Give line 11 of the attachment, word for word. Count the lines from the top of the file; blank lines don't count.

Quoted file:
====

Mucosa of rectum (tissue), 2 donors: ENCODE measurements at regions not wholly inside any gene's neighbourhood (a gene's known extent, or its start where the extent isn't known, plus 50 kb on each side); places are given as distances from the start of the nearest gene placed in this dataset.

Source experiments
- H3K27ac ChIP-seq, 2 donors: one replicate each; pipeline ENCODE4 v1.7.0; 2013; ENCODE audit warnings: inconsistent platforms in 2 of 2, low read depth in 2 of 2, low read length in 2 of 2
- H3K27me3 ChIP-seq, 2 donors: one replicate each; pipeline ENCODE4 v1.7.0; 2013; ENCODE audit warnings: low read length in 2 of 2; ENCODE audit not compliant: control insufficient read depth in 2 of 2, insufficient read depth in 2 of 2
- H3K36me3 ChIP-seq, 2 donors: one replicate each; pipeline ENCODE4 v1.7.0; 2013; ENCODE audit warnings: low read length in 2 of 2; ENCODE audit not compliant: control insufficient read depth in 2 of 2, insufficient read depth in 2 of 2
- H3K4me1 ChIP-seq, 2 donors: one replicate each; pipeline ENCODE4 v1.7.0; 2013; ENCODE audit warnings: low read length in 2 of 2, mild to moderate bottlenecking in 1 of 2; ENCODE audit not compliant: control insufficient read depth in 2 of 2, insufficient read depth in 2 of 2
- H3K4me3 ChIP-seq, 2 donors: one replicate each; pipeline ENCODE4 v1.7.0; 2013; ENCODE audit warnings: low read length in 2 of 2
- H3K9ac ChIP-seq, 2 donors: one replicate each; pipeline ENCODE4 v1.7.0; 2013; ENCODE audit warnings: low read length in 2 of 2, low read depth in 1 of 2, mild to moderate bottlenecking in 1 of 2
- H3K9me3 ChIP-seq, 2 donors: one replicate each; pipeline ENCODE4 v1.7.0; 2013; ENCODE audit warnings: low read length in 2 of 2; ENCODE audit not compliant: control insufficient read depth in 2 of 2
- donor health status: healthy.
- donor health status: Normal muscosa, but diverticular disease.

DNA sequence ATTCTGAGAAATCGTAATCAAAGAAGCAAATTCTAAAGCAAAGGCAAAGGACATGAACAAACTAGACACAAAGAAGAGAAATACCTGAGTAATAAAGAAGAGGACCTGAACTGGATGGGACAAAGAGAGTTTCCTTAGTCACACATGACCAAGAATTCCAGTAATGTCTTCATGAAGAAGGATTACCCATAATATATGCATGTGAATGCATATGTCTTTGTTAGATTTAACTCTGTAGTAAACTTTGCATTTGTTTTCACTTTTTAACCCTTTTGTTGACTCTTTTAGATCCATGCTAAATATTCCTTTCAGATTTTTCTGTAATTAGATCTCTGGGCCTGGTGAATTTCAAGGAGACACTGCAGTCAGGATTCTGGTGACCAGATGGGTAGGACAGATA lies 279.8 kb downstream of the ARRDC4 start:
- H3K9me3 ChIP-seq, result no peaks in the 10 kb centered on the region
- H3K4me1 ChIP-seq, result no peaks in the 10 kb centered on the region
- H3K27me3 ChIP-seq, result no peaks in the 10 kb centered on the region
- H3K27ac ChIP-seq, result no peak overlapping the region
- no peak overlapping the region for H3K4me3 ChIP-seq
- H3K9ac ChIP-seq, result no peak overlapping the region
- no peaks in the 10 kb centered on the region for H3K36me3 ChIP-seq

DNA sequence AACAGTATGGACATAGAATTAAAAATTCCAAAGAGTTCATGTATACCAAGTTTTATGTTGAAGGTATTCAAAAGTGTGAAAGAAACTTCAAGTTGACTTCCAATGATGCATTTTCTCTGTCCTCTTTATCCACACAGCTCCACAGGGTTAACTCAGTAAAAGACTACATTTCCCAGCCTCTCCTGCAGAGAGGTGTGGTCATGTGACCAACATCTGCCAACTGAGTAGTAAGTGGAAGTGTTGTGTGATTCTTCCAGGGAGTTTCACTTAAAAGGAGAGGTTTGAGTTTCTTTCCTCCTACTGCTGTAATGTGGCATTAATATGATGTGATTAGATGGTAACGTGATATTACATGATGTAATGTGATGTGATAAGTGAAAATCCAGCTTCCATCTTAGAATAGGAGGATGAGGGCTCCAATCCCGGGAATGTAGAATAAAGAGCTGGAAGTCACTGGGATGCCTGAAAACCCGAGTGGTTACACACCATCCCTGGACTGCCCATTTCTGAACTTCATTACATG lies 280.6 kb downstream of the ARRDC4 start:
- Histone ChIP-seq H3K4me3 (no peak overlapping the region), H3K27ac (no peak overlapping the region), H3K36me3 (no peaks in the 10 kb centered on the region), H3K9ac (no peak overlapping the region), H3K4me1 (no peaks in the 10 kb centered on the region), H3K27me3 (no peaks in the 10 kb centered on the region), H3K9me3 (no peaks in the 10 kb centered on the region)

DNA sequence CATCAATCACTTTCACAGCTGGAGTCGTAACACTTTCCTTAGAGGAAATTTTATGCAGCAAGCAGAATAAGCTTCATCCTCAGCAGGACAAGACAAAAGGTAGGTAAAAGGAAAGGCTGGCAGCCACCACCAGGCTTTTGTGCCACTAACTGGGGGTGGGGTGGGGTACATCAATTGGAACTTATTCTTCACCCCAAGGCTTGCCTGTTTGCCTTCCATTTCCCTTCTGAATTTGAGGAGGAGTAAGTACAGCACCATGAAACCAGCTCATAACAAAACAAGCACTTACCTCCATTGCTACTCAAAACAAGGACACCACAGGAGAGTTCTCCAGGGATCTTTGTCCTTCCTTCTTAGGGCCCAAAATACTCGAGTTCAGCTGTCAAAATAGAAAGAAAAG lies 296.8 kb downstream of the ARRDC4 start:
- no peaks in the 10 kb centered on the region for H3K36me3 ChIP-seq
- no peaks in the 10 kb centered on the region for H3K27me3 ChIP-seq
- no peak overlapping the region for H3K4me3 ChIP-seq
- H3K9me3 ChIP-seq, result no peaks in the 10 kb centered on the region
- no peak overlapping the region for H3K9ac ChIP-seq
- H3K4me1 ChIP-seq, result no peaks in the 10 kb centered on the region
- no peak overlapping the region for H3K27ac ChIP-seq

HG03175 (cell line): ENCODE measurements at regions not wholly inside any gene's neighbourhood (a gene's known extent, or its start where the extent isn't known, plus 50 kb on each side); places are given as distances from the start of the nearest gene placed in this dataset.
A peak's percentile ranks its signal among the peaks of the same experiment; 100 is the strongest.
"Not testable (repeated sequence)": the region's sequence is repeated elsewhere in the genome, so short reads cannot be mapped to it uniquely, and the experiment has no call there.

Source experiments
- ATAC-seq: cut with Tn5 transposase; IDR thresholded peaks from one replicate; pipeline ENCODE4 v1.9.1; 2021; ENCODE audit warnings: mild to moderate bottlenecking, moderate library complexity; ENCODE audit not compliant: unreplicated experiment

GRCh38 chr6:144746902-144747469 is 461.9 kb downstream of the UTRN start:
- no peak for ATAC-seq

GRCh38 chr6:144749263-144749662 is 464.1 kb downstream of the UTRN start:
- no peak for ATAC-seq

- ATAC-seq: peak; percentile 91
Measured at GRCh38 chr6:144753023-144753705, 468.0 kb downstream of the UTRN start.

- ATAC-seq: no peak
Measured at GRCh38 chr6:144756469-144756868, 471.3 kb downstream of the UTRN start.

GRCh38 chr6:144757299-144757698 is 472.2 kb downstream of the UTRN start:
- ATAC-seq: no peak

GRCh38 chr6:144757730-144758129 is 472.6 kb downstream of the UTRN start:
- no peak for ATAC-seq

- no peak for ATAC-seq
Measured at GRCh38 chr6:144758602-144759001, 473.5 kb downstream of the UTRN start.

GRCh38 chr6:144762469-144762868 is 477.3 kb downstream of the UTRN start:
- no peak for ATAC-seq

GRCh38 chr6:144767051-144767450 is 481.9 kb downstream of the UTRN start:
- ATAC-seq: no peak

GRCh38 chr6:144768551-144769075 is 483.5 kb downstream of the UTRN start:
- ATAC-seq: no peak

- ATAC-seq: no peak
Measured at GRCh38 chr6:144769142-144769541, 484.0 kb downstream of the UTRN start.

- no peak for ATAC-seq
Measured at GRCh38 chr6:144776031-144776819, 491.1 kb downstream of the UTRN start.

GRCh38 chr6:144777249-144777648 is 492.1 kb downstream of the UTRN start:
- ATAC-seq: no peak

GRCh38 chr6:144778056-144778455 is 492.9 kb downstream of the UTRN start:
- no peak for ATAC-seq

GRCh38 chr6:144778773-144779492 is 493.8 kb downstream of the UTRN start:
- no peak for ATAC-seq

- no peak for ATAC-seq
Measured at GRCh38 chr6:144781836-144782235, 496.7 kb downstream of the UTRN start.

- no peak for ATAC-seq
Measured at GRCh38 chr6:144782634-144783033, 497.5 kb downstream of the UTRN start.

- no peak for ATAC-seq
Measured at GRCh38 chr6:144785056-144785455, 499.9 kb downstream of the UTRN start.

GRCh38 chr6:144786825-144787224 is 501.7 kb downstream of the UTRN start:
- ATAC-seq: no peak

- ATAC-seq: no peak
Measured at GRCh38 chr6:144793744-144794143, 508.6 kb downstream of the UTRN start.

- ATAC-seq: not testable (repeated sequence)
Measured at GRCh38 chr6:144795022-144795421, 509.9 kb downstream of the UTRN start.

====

- donor health status: Normal muscosa, but diverticular disease.